Published Online: November 1, 2007
Published in Print: November 7, 2007, as Wis. District Steps Up Response to Growing Minority Enrollment

Wis. District Steps Up Response to Growing Minority Enrollment

Responding to concerns that minority students in Green Bay, Wis., lag academically behind their white peers and lack teachers they can identify with, school officials have pledged to focus on closing the achievement gap and recruiting and hiring nonwhite faculty members.

The school district’s pledge is part of a nonbinding agreement, announced late last month, between Green Bay civic leaders and representatives of the city’s growing minority communities that is meant to improve race relations in city government, the police department, and the public schools.

Prompted by complaints in 2005 from the local chapter of the National Association for the Advancement of Colored People that the city’s police and fire departments had no black employees, the U.S. Department of Justice sent a “conciliation specialist” to Green Bay to help broker the agreement.

See Also
See other stories on education issues in Wisconsin. See data on Wisconsin's public school system.

For more stories on this topic read Diversity.

“Our concern was initially with the police department and fire department, but we also kept hearing from some of our students that they felt isolated at school and didn’t have teachers they felt they could turn to or would understand them,” said the Rev. L.C. Green, the pastor of the Divine Temple Church of God in Christ and the president of the Green Bay NAACP. “We needed black counselors and teachers.”

Mr. Green brought in local Hispanic, Hmong, and Native American leaders to work with black leaders to push for more minority representation in Green Bay’s public agencies.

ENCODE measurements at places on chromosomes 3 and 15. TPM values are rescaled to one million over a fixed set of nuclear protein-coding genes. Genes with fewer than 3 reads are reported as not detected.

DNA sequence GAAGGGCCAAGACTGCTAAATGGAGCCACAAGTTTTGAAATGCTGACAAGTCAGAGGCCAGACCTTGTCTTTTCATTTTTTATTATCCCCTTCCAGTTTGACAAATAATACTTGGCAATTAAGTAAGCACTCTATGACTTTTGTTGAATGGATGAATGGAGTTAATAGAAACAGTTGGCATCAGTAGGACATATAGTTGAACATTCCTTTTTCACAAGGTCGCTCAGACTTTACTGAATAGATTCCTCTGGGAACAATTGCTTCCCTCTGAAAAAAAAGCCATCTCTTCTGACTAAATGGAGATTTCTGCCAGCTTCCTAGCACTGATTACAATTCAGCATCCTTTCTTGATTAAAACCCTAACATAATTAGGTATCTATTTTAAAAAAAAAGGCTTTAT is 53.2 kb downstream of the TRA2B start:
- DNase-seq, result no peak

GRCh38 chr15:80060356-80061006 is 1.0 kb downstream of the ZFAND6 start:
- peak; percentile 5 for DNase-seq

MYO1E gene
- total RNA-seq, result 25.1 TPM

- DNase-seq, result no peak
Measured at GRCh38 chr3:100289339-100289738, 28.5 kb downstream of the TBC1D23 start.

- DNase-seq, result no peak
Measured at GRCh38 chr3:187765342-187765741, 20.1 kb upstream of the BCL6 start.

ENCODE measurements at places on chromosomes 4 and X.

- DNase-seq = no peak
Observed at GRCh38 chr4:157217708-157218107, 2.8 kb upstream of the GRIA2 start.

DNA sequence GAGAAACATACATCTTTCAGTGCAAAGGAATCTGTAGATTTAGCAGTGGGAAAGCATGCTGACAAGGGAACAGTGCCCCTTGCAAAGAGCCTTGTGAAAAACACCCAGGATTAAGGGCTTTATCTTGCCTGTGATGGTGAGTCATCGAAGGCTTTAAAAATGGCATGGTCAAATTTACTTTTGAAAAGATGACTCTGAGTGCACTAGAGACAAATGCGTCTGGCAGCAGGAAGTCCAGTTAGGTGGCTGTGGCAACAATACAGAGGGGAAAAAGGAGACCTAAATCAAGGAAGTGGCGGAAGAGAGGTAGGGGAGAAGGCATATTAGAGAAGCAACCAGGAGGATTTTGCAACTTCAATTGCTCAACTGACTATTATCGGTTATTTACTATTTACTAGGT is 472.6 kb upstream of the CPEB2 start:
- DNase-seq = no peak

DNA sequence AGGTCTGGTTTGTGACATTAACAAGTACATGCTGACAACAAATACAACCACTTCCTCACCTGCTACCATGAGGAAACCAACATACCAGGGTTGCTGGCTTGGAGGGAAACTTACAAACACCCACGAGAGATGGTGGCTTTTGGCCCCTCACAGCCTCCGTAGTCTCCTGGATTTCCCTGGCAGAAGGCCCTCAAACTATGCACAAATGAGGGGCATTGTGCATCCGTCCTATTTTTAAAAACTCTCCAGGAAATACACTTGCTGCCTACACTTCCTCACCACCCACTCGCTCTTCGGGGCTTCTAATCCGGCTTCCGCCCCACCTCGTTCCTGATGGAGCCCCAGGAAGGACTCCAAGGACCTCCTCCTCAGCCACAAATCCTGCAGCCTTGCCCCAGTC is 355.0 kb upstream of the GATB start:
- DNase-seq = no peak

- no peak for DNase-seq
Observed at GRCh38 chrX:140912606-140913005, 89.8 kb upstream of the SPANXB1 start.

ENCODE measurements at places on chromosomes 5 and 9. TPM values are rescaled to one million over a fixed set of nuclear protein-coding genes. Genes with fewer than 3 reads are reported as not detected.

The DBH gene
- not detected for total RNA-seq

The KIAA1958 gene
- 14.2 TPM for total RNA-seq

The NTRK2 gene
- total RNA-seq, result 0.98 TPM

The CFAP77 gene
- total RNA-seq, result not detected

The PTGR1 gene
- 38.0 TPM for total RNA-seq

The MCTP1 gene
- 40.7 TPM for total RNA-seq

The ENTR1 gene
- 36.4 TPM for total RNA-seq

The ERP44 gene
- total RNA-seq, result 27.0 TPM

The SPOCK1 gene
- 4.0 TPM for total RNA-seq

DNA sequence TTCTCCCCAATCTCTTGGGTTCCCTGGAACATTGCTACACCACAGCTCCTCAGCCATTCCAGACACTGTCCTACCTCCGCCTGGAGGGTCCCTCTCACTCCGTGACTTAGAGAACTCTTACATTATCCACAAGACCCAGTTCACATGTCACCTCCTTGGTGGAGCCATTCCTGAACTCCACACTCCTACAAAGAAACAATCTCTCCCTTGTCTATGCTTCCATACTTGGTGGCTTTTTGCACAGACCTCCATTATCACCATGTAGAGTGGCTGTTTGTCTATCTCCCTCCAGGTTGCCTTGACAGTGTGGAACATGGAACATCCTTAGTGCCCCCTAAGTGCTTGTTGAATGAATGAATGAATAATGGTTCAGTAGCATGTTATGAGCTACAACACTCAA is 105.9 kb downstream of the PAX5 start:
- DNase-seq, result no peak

Demographic Shift

Superintendent Daniel A. Nerad, said minority parents voiced “some very heartfelt concerns that their kids had not found their place with us, and that we weren’t making connections with them.”

“We’ve become a more diverse school district in a pretty short period of time,” he said. “It’s a real asset for the school district, but yet there are challenges associated with it as well, like recruiting, hiring, and retaining staff members of color.”

In the 20,000-student school district, 37 percent of students are from racial and ethnic minority groups, an increase of 3 percentage points from the 2006-07 school year, while the vast majority of the district’s teachers and other staff members are white, Mr. Nerad said.

Hispanic students now make up more than 17 percent of the district’s total enrollment. Asian-American students, many of them Hmong, make up roughly 8 percent, followed by African-Americans at roughly 7 percent, and Native Americans at 5 percent.

Mr. Nerad said the first and most important goal the district has agreed to target is closing the achievement gap between the district’s nonwhite and white students. Part of the strategy for doing so involves recruiting and hiring more minority teachers and drawing on the Minority Student Achievement Network, an association of 25 midsize suburban districts that serve large populations of minority students.

The district will also provide cultural-competency training for all staff members, and will devise new discipline and truancy strategies to help prevent a disproportionate number of minority students from being suspended or referred to special education programs.

“Even though it’s a voluntary agreement, the schools seem fully committed to this,” Mr. Green said.

Vol. 27, Issue 11, Page 9

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